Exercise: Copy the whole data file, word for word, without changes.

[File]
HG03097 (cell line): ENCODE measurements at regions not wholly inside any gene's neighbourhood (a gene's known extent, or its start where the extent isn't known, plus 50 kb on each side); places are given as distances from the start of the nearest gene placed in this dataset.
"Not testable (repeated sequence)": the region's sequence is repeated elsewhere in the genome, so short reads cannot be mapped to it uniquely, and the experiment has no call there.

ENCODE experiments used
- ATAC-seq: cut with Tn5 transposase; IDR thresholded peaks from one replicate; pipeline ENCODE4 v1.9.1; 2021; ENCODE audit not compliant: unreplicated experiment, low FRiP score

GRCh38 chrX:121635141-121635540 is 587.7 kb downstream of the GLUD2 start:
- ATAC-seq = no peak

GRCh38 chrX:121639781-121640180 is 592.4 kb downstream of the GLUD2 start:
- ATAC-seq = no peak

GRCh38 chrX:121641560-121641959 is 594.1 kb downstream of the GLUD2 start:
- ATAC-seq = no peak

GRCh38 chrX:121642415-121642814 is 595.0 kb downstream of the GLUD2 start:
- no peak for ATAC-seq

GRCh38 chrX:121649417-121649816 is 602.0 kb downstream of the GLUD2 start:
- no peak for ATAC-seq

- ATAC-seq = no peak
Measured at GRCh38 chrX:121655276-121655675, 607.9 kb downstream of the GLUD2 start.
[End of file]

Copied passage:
HG03097 (cell line): ENCODE measurements at regions not wholly inside any gene's neighbourhood (a gene's known extent, or its start where the extent isn't known, plus 50 kb on each side); places are given as distances from the start of the nearest gene placed in this dataset.
"Not testable (repeated sequence)": the region's sequence is repeated elsewhere in the genome, so short reads cannot be mapped to it uniquely, and the experiment has no call there.

ENCODE experiments used
- ATAC-seq: cut with Tn5 transposase; IDR thresholded peaks from one replicate; pipeline ENCODE4 v1.9.1; 2021; ENCODE audit not compliant: unreplicated experiment, low FRiP score

GRCh38 chrX:121635141-121635540 is 587.7 kb downstream of the GLUD2 start:
- ATAC-seq = no peak

GRCh38 chrX:121639781-121640180 is 592.4 kb downstream of the GLUD2 start:
- ATAC-seq = no peak

GRCh38 chrX:121641560-121641959 is 594.1 kb downstream of the GLUD2 start:
- ATAC-seq = no peak

GRCh38 chrX:121642415-121642814 is 595.0 kb downstream of the GLUD2 start:
- no peak for ATAC-seq

GRCh38 chrX:121649417-121649816 is 602.0 kb downstream of the GLUD2 start:
- no peak for ATAC-seq

- ATAC-seq = no peak
Measured at GRCh38 chrX:121655276-121655675, 607.9 kb downstream of the GLUD2 start.